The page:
Posted Thursday 30 June 2022
Bangladeshi women are spending up to 30 per cent of their household's income on vital measures to protect their families from the devastating effects of climate change, new research by Kingston University has found.
The developing country is frequently impacted by storms and flooding – as seen with the recent fatal flooding in the north-east of the country. Yet, in addition to the loss of life and impact on the population's health, environment and education, families are impacted financially, with women being the hardest hit.
The study, Still bearing the burden: how poor rural women in Bangladesh are paying most for climate risks, found that rural households spend, on average, 15 per cent of their income on adaptations to protect against flooding and storms, such as by raising floors. But for households headed by women, that percentage doubles.
Dr Shaikh Eskander, an environmental and development economist at the Faculty of Business and Social Sciences, carried out the joint research with the International Institute for Environment and Development (IIED), the International Centre for Climate Change and Development (ICCCAD) and UN Development Programme (UNDP).
Dr Eskander said the data was alarming because women in the region were already economically disadvantaged compared to men. "The cost of protecting against climate change is a huge percentage of total expenditure for female-headed households. This is a serious problem because women and other socio-economically disadvantaged people are often hardest hit by human-made disasters," Dr Eskander said.
"Women in these regions are traditionally poorer than men and have a lower diversity of income, but when disaster strikes, such as a flood or a storm, they must respond, and all of the options are expensive."
Dr Eskander said women in rural Bangladesh often have a traditional role of looking after their household and children, while their husbands can leave the family behind to find work. Market-based options like insurance and loans from commercial banks are not always available, so when there's a delay in relief, or relief is not available, households need to cover the cost personally or seek help from their extended families.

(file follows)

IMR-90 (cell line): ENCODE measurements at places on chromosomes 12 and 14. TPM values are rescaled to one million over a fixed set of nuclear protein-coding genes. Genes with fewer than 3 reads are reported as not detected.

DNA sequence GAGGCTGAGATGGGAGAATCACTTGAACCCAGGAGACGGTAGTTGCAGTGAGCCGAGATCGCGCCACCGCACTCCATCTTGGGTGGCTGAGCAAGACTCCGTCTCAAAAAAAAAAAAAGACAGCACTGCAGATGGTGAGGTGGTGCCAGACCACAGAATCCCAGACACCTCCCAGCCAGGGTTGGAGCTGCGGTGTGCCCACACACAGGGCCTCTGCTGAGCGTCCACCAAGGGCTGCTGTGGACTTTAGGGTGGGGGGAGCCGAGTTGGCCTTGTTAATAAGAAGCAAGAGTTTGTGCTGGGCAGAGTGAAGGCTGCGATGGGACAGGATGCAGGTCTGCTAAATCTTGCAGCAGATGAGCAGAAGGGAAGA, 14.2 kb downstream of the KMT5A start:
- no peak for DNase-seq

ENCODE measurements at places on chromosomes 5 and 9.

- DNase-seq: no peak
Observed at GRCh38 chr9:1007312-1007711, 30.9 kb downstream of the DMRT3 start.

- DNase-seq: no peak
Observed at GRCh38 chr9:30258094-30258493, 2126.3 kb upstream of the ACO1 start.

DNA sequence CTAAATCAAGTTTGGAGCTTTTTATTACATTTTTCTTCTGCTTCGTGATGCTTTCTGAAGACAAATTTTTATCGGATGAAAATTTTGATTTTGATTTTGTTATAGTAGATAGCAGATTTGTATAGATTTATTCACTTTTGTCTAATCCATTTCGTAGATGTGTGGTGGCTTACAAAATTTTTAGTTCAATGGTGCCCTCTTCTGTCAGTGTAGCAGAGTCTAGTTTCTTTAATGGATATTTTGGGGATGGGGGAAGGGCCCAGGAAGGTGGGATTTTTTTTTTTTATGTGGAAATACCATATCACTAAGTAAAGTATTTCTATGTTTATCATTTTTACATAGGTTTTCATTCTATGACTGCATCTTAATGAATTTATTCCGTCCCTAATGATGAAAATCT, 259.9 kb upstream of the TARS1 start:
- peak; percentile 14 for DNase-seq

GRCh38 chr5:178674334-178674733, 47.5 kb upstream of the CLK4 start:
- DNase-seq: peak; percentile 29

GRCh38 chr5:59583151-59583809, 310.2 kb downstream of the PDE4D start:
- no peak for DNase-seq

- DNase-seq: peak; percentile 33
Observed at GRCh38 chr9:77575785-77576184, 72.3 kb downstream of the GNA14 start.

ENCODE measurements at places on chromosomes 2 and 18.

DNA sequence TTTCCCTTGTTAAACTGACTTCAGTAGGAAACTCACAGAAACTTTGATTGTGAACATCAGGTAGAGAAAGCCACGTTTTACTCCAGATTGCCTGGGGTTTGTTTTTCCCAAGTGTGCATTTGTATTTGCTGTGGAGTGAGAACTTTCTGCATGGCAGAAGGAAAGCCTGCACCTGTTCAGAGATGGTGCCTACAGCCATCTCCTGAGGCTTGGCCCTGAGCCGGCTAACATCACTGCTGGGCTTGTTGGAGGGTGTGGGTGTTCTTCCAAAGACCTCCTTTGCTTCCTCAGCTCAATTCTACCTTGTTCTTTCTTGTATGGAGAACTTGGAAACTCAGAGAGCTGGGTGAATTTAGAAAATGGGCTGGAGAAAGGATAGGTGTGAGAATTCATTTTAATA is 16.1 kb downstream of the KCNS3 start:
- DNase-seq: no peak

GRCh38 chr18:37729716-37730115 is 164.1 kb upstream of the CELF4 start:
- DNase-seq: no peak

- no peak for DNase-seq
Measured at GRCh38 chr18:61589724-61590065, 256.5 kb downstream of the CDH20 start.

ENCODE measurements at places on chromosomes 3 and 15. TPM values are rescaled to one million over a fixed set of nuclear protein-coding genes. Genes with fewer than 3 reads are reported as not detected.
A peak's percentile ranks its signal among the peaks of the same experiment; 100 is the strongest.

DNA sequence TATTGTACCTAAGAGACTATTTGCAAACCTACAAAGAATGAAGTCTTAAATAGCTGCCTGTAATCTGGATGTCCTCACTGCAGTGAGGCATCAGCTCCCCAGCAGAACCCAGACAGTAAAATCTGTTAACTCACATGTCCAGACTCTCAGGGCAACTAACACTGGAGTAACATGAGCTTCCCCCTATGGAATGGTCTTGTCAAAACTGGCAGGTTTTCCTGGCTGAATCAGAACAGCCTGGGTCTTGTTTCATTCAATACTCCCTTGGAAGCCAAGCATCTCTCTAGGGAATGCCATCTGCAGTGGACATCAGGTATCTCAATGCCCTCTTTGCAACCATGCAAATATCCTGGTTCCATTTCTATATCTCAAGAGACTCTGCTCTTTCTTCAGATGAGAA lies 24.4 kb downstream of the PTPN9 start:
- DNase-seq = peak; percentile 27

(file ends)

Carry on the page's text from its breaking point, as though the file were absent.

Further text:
Thirty percent is a huge amount of a household's expenditure. We captured the economic losses in this study, but they would also experience non-economic losses, such as loss of education time, environmental losses, poor health and death," Dr Eskander said.
The recent catastrophic flooding in Bangladesh and India has highlighted how urgent action is needed on climate change, Dr Eskander said. Since mid-May, dozens of people have died and millions of people have been displaced in the worst floods north-east Bangladesh has seen in more than a century.
It is hoped that the findings from this research will help inform policy on climate response, Dr Eskander said. "The global phenomenon is women and minorities are disadvantaged on everything, including disaster response or climate response. Addressing their needs by developing local level capacity could speed up the recovery process," he said.
Directed help for households to make lasting adaptations to their homes was needed for all socio-economically disadvantaged groups living in fragile lands that are vulnerable to flooding and other disasters, the Kingston University researcher said. Increased support, at local government level, was also essential so organisations could respond quickly and minimise the environmental impact and loss of life, he added.
Sudipto Mukerjee, UNDP’s Resident Representative in Bangladesh, agreed that the poorest people were bearing the cost of climate change. “As in other climate vulnerable countries, it is the poorest in Bangladesh, with negligible carbon footprints and who can least afford it, who are bearing the bulk of the climate losses and adaptation costs. This amounts to gross climate injustice and hits at the heart of the fundamental rights of the poorest and weakest inhabitants of this ailing planet.”
The study, carried out in May 2021, surveyed 3,094 households in rural Bangladesh to assess their exposure to climate change and their spending patterns on reducing the risks of climate change.